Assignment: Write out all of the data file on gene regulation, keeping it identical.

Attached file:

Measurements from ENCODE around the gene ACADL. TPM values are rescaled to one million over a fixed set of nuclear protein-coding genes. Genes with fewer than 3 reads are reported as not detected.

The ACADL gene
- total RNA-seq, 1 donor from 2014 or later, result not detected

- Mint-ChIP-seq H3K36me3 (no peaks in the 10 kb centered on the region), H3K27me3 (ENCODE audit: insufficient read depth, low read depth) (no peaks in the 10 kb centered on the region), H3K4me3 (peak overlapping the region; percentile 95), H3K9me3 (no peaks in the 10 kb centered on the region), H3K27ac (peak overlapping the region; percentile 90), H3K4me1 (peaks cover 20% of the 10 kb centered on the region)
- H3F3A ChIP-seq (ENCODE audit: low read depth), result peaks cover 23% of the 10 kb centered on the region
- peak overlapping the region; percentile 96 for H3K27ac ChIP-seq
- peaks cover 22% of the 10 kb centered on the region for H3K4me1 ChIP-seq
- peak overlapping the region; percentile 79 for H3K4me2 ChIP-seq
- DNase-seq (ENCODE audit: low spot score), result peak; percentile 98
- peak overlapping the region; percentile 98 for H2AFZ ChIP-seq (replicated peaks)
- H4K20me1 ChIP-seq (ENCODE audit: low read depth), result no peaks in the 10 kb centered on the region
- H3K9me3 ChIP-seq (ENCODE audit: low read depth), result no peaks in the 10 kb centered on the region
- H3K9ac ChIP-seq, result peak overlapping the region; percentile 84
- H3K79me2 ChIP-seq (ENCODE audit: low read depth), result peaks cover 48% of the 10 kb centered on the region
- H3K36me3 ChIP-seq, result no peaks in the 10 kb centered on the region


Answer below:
Measurements from ENCODE around the gene ACADL. TPM values are rescaled to one million over a fixed set of nuclear protein-coding genes. Genes with fewer than 3 reads are reported as not detected.

The ACADL gene
- total RNA-seq, 1 donor from 2014 or later, result not detected

- Mint-ChIP-seq H3K36me3 (no peaks in the 10 kb centered on the region), H3K27me3 (ENCODE audit: insufficient read depth, low read depth) (no peaks in the 10 kb centered on the region), H3K4me3 (peak overlapping the region; percentile 95), H3K9me3 (no peaks in the 10 kb centered on the region), H3K27ac (peak overlapping the region; percentile 90), H3K4me1 (peaks cover 20% of the 10 kb centered on the region)
- H3F3A ChIP-seq (ENCODE audit: low read depth), result peaks cover 23% of the 10 kb centered on the region
- peak overlapping the region; percentile 96 for H3K27ac ChIP-seq
- peaks cover 22% of the 10 kb centered on the region for H3K4me1 ChIP-seq
- peak overlapping the region; percentile 79 for H3K4me2 ChIP-seq
- DNase-seq (ENCODE audit: low spot score), result peak; percentile 98
- peak overlapping the region; percentile 98 for H2AFZ ChIP-seq (replicated peaks)
- H4K20me1 ChIP-seq (ENCODE audit: low read depth), result no peaks in the 10 kb centered on the region
- H3K9me3 ChIP-seq (ENCODE audit: low read depth), result no peaks in the 10 kb centered on the region
- H3K9ac ChIP-seq, result peak overlapping the region; percentile 84
- H3K79me2 ChIP-seq (ENCODE audit: low read depth), result peaks cover 48% of the 10 kb centered on the region
- H3K36me3 ChIP-seq, result no peaks in the 10 kb centered on the region